‘General Shopper’ or ‘Passionate Buyer’: Does It Matter Who Owns Black Art?
Talking to a Black art collector and a curator about the ethics of cultural ownership.
By Amanda Parris
Columnist and Host
In 2017, Jean-Michel Basquiat’s Untitled skull painting was purchased for $110.5 million US by Japanese entrepreneur and billionaire Yusaku Maezawa. The historic purchase joined a growing number of works by Black American artists that have skyrocketed in value on the art market. These astronomical prices are frequently in the headlines, but I have also been curious about the collectors who choose to own these pieces. Who buys Black art? Why do they buy Black art? And does it matter who owns these works?
To grapple with these questions and more, I spoke virtually with Dr. Kenneth Montague, one of the most noted Black art collectors in Canada. Earlier this year, Montague published As We Rise: Photography from the Black Atlantic, a book by Aperture containing select photographic works from his extensive collection. It’s a moving assemblage of images that invites the viewer to witness an array of intimate moments in the wide expanse of Black life. According to Montague, Aperture was interested in putting together a book not only featuring the work of Black artists but specifically highlighting pieces that had found their home within a Black-owned collection. “That was really special and really kind of foundational for me. I didn’t really want to deal with a company that didn’t get that important fact.” Montague notes the soaring prices of work by many of the artists featured. “[Today] I couldn’t even afford many of the works in my collection,” he tells me. “In a way, we’re trying to hold on to something and keep something for ourselves, and I think Aperture understood that.”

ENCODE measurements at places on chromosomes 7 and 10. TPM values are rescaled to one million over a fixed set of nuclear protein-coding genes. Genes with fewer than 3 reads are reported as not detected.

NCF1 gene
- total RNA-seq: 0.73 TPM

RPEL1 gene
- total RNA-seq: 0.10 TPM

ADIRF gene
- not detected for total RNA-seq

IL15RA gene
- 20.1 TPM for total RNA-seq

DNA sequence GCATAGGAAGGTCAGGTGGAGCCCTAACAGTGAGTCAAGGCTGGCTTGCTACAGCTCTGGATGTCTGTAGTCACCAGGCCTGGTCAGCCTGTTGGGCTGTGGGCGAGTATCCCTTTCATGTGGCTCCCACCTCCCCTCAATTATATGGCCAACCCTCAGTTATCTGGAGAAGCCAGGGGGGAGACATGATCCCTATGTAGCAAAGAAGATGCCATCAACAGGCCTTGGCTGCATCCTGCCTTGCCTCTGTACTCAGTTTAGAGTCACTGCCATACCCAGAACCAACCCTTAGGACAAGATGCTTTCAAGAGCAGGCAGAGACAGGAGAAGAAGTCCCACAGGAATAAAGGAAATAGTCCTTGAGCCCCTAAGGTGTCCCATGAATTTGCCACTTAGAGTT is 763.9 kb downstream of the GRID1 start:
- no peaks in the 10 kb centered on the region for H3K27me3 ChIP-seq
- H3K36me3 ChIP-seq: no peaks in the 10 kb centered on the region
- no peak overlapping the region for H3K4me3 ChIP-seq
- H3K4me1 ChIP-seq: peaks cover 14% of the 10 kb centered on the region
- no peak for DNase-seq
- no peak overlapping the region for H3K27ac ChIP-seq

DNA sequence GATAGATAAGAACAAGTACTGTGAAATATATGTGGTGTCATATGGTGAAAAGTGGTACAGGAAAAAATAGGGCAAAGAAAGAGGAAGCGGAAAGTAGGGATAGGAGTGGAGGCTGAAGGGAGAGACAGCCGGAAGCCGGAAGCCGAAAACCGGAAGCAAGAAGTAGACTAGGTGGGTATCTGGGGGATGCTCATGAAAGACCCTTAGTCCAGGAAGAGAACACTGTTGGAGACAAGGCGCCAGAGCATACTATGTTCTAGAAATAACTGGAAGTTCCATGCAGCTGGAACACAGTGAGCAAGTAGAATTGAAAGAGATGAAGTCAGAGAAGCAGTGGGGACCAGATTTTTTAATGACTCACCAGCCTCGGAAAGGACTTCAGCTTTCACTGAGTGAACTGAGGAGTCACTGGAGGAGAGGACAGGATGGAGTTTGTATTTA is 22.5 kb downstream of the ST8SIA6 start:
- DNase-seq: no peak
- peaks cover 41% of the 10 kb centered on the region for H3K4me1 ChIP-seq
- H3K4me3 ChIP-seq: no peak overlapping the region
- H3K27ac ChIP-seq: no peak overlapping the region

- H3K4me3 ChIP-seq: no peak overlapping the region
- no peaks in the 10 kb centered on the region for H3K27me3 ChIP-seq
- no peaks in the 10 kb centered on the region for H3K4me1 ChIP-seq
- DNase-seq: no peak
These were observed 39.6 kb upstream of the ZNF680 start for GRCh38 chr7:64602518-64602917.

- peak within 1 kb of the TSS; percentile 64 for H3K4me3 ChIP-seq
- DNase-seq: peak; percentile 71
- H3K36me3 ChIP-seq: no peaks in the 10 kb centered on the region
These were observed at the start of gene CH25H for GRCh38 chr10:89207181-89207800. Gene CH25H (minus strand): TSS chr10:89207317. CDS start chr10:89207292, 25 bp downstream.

For Montague, who began purchasing works in the late ’90s, collecting is a form of storytelling, and he believes the works he acquires are engaged in a constant dialogue with each other. Each one contributes to Montague’s personal curatorial mission: to explore the multifaceted variations of Black experience. “I’m connected with the works and with my collection,” he told me. “It’s very much about figuration and portraiture. It’s about people. I see my own family. I’m very connected to the work spiritually because this is my community. I’m not saying that someone outside of the community can’t appreciate work by Mickalene Thomas or work by Dawit Petros or Sandra Brewster. I’m just saying that it’s extremely visceral and very intimate for me because these are my people.”
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